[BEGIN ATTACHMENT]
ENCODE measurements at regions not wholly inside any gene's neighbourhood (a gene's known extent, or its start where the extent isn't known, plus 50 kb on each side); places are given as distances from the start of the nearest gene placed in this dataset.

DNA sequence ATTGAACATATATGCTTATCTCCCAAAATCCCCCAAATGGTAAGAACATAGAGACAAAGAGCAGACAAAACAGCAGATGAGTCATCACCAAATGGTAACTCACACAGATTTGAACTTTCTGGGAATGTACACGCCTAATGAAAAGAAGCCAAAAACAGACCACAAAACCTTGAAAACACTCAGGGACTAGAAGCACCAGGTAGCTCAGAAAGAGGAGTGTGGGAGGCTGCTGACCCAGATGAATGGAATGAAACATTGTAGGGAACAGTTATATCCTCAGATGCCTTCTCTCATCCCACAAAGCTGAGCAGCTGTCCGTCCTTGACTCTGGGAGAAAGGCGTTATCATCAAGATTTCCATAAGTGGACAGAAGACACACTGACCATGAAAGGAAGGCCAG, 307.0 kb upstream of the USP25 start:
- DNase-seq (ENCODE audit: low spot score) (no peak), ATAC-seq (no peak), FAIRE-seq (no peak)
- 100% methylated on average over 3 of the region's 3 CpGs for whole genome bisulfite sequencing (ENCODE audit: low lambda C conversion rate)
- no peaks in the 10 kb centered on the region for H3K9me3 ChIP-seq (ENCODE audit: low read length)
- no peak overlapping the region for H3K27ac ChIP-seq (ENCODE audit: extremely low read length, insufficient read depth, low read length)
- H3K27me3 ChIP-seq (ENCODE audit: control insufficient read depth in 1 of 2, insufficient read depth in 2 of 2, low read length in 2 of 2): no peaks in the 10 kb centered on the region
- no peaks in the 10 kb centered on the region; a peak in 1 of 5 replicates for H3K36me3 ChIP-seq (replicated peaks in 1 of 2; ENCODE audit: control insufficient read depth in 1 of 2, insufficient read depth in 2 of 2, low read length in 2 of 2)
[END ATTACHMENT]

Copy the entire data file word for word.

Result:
ENCODE measurements at regions not wholly inside any gene's neighbourhood (a gene's known extent, or its start where the extent isn't known, plus 50 kb on each side); places are given as distances from the start of the nearest gene placed in this dataset.

DNA sequence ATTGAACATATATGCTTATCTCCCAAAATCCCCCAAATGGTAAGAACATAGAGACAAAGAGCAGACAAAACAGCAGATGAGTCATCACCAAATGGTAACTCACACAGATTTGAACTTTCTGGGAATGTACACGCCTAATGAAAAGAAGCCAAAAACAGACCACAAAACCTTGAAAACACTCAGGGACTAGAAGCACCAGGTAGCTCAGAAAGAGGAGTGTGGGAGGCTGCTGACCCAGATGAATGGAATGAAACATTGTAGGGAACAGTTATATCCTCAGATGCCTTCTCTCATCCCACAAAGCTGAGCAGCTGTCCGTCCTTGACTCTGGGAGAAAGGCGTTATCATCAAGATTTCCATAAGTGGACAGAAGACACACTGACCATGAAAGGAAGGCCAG, 307.0 kb upstream of the USP25 start:
- DNase-seq (ENCODE audit: low spot score) (no peak), ATAC-seq (no peak), FAIRE-seq (no peak)
- 100% methylated on average over 3 of the region's 3 CpGs for whole genome bisulfite sequencing (ENCODE audit: low lambda C conversion rate)
- no peaks in the 10 kb centered on the region for H3K9me3 ChIP-seq (ENCODE audit: low read length)
- no peak overlapping the region for H3K27ac ChIP-seq (ENCODE audit: extremely low read length, insufficient read depth, low read length)
- H3K27me3 ChIP-seq (ENCODE audit: control insufficient read depth in 1 of 2, insufficient read depth in 2 of 2, low read length in 2 of 2): no peaks in the 10 kb centered on the region
- no peaks in the 10 kb centered on the region; a peak in 1 of 5 replicates for H3K36me3 ChIP-seq (replicated peaks in 1 of 2; ENCODE audit: control insufficient read depth in 1 of 2, insufficient read depth in 2 of 2, low read length in 2 of 2)